Out-Law News | 07 Jul 2008 | 5:59 pm | 3 min. read
Street View allows users of Google's maps to view 360 degree photographs of streetscapes in towns and cities that have been catalogued by Google cameras. The company's distinctive cars with cameras attached were spotted on the streets of London for the first time last week.
Pressure group Privacy International wrote to Google's senior privacy counsel Jane Horvath last week to explain its reservations. "You may be aware that Privacy International has stated, both privately to Google legal staff and to the media, that we are concerned about a number of potential violations of national law that this technology may create," wrote Simon Davies of Privacy International.
Davies said that if Google did not satisfy him that it had taken great enough account of users' privacy he would complain about the service to the Information Commissioner's Office (ICO). "In our view they need a person's consent if they make use of a person's face for commercial ends," Davis told the BBC after sending the letter.
Google, though, has implemented blurring technology in order to protect the identities of people and vehicles pictured. The technology blurs faces and vehicle number plates allowing high quality images to contain indistinct people and number plates.
Horvath has written back to Davies explaining that the face and number plate blurring technology has been in place since May. Though she conceded that it is not perfect, she said that it does protect privacy.
"As with all such systems operating at this scale our blurring technology is not perfect – we occasionally miss a face or license plate, for example if they are partially covered, or at a difficult angle," said Horvarth. "However, we tested the technology thoroughly before launch and I am confident that it finds and blurs the vast majority of identifiable faces and license plates. For the few that we miss, the tools within the product make it easy for users to report a face or license plate for extra blurring. As always, users can still ask for their image to be removed from the product entirely."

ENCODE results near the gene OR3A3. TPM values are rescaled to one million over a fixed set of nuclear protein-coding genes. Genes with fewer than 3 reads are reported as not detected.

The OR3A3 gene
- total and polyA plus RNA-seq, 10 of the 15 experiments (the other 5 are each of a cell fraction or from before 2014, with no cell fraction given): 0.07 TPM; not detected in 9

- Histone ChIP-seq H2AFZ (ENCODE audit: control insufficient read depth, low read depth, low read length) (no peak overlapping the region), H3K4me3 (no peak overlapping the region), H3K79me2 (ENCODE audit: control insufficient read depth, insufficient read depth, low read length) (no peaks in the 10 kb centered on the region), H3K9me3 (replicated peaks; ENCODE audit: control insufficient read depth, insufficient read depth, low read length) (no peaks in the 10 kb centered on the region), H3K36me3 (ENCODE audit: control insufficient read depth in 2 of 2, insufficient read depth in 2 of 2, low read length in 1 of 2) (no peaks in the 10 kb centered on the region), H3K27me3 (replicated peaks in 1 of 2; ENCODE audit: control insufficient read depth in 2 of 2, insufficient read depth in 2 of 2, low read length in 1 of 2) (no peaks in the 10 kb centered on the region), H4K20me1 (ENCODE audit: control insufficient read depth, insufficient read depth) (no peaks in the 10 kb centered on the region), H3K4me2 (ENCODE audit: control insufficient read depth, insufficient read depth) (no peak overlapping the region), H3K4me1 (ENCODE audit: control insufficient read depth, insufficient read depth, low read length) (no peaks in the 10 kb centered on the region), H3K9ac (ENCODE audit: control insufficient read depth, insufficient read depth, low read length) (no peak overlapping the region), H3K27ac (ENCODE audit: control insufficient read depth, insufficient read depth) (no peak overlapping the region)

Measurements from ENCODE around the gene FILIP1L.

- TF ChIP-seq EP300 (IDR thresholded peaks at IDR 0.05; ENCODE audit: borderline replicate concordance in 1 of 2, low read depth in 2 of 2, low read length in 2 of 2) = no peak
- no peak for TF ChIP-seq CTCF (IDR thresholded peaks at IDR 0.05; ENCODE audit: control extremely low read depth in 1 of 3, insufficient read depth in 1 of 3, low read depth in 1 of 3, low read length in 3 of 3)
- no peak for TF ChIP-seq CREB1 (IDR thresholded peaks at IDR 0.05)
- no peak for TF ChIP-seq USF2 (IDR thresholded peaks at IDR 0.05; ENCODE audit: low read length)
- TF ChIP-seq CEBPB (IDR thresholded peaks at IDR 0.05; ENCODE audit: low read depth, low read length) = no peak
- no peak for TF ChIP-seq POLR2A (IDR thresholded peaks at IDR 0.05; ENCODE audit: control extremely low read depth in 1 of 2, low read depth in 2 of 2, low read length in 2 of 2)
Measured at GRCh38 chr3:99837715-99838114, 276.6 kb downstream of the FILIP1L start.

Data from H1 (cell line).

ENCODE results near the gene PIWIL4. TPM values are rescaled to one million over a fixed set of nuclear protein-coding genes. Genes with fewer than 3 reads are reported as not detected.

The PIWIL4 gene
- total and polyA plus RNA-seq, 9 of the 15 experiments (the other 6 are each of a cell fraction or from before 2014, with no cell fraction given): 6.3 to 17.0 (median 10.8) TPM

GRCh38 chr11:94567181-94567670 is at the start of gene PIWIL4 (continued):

Street View had its first European launch last week, covering the route of the Tour de France cycle race. The technology is visible there and while figures are very clearly viewable, faces and number plates are blurred.
Street View has already proved controversial. One lawsuit in the US has been filed by a couple who argued that the pictures of their property were intrusive.
Google has long said, though, that it would adapt its service for the stricter privacy regimes of places such as Europe and Canada.
"We've always said that Street View will respect local laws wherever it is available and we recognize that other countries strike a different balance between the concept of 'public spaces' and individuals' right to privacy in those public spaces," said Google global privacy counsel Peter Fleischer in a blog post last year. "There's an important public policy debate in every country around what privacy means in public spaces. That balance will vary from country to country, and Street View will respect it."
The Google cars, which have a logo on their door and a metre-high camera rig on their roof, have been sighted in Edinburgh, Cardiff, Birmingham, Leeds and Middlesbrough in the past week.
"Our users have been asking for the service ever since we launched in the US and we are very excited about bringing it to Europe," a Google spokeswoman told OUT-LAW.COM last week. "Soon people from all over the world will be able to explore the beautiful cities of Europe right from their desks."
Struan Robertson, editor of OUT-LAW.COM and a technology lawyer with Pinsent Masons, said that the legal issues are academic.
"The Data Protection Act is irrelevant to Google unless people can be identified in the scenes. There will be some cases where the blurring technology misses a face, but that's not a reason to shut down the service. These people can complain to Google if they're upset by the image and they can have the photos removed. If they've suffered damage and distress as a consequence of the photographs, they could sue."
"The other relevant legal issue is our human right to a private life. But that's unlikely to be breached by photos of people in a street when the individuals are not the focus of the shots," he said.
Robertson pointed to a recent Court of Appeal ruling on that right in a case involving children's author JK Rowling.
The judge said that in any future case in which a person happened to be in a photograph taken on the street they would be unlikely to have a reasonable expectation of privacy. The judge was making the point that Rowling's child in that case was the subject of the photograph and not just a bystander.
"I suspect most people will welcome Google Street View, rather than find it alarming," said Robertson. "The face and number plate blurring strike me as sensible steps to minimise the privacy risks."